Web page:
That’s right. Since the auto cycle bottom in mid-2010, retail motor vehicle sales have rebounded at a $360 billion annual rate, whereas auto loans outstanding have risen by $355 billion.

Moreover, the apparent low default rate of recent years was self-evidently misleading in the context of Bubble Finance. Owing to the collapse of new car sales between 2007 and 2011, there has been a sharp reduction in the supply of used cars, causing the resale value of the existing fleet to steadily rise.

Rising used car prices, in turn, made it easy for even marginal consumers to refinance old loans into new vehicle purchases, thereby avoiding defaults. At the same time, artificially low interest rates enabled auto finance companies to finance loans and leases at exceedingly low but unsustainable monthly payment rates.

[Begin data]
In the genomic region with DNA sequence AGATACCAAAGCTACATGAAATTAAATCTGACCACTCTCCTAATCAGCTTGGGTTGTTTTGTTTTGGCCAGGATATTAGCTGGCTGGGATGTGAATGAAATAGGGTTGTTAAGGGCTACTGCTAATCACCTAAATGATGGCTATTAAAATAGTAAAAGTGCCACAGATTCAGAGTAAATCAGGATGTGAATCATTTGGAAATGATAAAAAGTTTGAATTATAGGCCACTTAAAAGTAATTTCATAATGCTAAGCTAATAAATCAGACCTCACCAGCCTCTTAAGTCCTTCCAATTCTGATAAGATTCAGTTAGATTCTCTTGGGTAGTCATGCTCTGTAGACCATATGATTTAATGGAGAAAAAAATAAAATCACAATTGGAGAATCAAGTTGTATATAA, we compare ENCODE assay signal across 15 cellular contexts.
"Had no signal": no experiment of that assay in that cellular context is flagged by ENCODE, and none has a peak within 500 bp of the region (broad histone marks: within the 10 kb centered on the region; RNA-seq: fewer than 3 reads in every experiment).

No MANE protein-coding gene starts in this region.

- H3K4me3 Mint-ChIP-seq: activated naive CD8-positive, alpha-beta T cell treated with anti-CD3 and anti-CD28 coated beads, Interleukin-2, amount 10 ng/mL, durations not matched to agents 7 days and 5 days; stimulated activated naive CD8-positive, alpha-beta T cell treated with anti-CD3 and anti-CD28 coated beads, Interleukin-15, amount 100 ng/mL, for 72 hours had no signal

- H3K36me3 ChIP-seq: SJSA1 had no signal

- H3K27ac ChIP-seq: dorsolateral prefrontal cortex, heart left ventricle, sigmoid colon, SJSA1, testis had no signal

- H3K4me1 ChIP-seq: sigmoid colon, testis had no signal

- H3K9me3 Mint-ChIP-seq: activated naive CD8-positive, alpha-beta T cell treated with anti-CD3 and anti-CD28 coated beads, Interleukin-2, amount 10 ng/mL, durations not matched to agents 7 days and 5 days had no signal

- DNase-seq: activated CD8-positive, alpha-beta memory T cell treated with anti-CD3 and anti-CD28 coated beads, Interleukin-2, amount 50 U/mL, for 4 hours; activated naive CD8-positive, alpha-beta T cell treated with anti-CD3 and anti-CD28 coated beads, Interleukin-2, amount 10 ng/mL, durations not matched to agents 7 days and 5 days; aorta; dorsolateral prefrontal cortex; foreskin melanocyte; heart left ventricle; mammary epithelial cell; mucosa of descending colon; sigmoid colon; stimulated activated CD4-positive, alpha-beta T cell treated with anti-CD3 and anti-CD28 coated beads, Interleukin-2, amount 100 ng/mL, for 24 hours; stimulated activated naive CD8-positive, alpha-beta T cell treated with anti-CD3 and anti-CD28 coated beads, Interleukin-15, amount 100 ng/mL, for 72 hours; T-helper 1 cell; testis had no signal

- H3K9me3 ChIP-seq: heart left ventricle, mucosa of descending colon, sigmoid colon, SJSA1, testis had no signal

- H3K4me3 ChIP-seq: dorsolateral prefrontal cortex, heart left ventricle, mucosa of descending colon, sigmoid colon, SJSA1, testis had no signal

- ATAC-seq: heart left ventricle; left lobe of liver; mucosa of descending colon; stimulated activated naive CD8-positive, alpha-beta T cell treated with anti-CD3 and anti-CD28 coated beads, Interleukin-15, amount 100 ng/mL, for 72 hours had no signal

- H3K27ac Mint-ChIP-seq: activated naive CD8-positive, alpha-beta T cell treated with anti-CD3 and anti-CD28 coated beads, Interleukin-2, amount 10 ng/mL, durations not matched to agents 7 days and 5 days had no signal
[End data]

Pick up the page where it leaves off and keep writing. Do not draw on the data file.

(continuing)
So the auto contribution to GDP growth during the last few years had an unsustainable “virtuous circle” character. There was no reason, therefore, to believe these gains could be replicated permanently. In fact,  there was every reason to believe that the artificial Fed induced auto finance cycle would be eventually reversed, thereby generating substantial, off-setting “payback” down the road.

That risk is now materializing. The entire “virtuous” but artificial auto finance cycle is reversing as a flood of used cars—–reflecting the booming sales of the last four years—–comes into the resale market.

Consequently, used car prices are heading south, thereby undermining trade-in values and eligibility for new loans.  The index of used car prices is now down 5% from its recent peak, and based on past cycles has a long way down yet to go.